I enjoyed reading the New York Times article about the Entrepreneurial League System (which says that “a separate website for the ELS in Central Louisiana will be launched in May 2007″) and this from a comment on the post about the U.S. Mayors Climate Protection Agreement,
We need a have a serious conversation about energy conservation here in Alexandria. Some people don’t like the idea of conserving or changing their lifestyle habits, and for whatever reason, many people continue to buy the junk science perpetuated by the paid operatives of the oil and gas industry.
Then I came across Michele Godard’s recent questions about the stock market on Cenlamedia:
…how does the “little” guy get ahead and learn from what others do? Do you gather what little cash you have and gamble on the stock market using information from big guys like Buffet?
Or let’s take this a step further and relate the idea to the City of Alexandria City utility rates, can we the “little” guy find out what small municipalities like ours are doing and find a better deal?
The separate threads on entrepreneurship, climate change, and intelligent investments for a city like Alexandria came together in my mind to remind me of a figure named Van Jones. I highly suggest you read this interview with Van Jones on Grist.org.
As insightful as he is visionary, Van Jones has developed a strategy for improving the environment while providing poor urban areas with much needed economic activity. We know that the demand for conservation and innovation will continue to grow as energy costs rise in America. To Jones, “there are too many white environmentalists who continue to believe they can fix this problem by themselves.” He suggests creating so-called “green collar” jobs for the economically disadvantaged. The advantages of such a strategy are compelling:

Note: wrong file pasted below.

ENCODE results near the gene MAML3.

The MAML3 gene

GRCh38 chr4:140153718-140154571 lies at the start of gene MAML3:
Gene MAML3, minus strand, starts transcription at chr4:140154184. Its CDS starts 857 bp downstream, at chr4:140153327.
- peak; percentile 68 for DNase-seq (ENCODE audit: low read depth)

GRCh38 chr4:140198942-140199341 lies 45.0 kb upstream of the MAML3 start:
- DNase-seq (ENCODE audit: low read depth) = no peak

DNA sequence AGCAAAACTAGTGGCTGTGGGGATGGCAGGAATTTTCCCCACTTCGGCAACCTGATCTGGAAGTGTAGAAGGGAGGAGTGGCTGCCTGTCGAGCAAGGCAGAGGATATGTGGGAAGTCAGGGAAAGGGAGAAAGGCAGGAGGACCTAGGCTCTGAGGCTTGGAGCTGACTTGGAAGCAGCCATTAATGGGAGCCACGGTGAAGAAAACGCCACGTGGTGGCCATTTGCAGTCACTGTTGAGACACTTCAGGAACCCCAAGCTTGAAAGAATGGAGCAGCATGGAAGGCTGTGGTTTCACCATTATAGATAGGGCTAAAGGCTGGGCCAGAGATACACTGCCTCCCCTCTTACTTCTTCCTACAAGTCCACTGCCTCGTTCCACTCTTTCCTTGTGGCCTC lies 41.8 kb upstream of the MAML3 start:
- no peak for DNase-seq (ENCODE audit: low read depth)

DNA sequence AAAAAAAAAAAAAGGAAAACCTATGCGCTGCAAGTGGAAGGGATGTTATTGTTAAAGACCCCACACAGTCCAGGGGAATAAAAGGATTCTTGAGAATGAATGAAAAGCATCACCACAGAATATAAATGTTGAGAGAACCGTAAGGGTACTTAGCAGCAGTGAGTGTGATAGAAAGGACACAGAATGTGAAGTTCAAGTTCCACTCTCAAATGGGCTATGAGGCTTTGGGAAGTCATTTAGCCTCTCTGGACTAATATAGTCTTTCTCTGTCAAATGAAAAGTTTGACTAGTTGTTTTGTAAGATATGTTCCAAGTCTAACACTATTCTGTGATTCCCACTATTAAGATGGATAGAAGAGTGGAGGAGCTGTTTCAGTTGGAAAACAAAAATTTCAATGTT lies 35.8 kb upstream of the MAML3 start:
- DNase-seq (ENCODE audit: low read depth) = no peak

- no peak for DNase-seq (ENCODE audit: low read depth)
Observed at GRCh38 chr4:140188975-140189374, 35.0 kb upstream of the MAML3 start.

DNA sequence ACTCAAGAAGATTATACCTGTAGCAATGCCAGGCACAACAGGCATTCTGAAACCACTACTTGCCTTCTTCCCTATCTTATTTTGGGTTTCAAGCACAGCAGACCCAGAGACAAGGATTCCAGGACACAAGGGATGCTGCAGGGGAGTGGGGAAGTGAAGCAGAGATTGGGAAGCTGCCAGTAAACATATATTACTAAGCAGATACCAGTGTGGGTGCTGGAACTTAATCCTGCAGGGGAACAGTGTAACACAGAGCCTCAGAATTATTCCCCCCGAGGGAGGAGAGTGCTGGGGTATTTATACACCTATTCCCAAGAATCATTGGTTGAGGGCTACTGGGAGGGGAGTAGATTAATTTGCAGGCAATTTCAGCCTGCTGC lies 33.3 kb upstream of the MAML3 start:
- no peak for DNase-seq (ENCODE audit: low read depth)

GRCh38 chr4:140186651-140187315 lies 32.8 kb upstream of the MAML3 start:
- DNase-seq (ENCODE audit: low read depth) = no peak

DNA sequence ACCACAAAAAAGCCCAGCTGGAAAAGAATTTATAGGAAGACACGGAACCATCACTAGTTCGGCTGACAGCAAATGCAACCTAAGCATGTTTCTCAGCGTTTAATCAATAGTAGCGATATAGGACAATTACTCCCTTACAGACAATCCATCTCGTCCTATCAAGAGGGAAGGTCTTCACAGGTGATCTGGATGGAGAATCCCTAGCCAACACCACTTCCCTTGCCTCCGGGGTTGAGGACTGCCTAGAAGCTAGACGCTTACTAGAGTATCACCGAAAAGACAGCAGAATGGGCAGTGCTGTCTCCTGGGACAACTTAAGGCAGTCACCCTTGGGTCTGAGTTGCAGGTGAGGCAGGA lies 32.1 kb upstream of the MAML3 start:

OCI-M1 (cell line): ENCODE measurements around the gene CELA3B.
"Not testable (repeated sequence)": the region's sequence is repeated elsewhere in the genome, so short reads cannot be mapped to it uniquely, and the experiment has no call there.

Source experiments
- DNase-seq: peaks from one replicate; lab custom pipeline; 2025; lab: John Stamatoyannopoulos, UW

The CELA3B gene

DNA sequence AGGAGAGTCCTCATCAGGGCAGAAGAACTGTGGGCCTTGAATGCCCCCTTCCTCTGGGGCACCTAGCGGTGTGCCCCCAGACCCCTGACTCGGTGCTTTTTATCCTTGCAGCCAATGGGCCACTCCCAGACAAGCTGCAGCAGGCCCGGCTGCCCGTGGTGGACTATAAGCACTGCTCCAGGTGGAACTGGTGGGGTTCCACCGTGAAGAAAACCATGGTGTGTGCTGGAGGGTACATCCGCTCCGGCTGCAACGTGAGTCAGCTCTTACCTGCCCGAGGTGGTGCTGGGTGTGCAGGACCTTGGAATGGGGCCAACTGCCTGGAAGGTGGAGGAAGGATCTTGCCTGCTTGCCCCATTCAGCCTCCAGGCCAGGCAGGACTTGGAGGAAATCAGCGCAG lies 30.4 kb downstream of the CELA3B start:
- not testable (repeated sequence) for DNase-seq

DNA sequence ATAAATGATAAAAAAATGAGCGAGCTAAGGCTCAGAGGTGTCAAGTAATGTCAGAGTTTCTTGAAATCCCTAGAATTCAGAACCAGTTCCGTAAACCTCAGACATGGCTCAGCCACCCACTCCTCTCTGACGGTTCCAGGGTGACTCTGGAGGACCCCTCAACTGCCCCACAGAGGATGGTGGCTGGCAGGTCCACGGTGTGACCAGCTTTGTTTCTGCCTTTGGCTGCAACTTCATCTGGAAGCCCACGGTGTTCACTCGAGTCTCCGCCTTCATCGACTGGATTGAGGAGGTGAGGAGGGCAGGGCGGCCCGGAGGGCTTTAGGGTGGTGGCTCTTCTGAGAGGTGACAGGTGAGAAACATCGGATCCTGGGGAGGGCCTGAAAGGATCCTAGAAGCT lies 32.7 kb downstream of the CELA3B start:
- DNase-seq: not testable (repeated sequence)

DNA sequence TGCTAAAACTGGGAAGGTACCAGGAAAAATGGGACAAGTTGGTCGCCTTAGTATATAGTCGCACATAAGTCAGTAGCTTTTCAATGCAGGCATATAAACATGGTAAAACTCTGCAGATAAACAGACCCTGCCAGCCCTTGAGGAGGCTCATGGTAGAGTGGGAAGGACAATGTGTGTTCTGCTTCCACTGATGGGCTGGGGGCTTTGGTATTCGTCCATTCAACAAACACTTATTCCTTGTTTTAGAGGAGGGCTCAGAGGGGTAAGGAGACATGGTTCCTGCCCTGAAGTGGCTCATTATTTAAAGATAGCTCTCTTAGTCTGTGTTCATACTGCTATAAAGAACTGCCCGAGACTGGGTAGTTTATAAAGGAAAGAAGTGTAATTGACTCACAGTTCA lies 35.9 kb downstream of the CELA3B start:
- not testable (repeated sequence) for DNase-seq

A lot of downward pressure on workers comes from increasingly intense competition with India and China. The good thing about renewable energy is that it’s not going to be Chinese workers putting up solar panels. It’s not going to be workers in India retrofitting buildings so they don’t leak as much energy. Wind that’s blowing in the United States is going to turn those wind turbines, not wind blowing in Asia. There is an opportunity here to do work that can’t be outsourced.
Creative leaders have been developing programs to address the interrelated problems we face in America today, problems that are or will be issues important to Central Louisiana.
The Entrepreneurial League System reminded me of something called the Social Venture Network, which is also based on innovation and good business techniques but focuses on socially and environmentally responsible entrepreneurship. According to Van Jones, “Social Venture Network is home-base for today’s visionary entrepreneurs and activist business leaders.”
Van Jones founded and runs the Ella Baker Center for Human Rights in Oakland, California. While the Social Venture Network recruits business innovators, Ella Baker has a program to recruit and train people from low-income backgrounds to gain the skills necessary to work in an environmentally responsible business. This program is called Reclaim the Future and includes the Oakland Green Jobs Corps. A similar program in the South Bronx is called the Green Workers Cooperatives.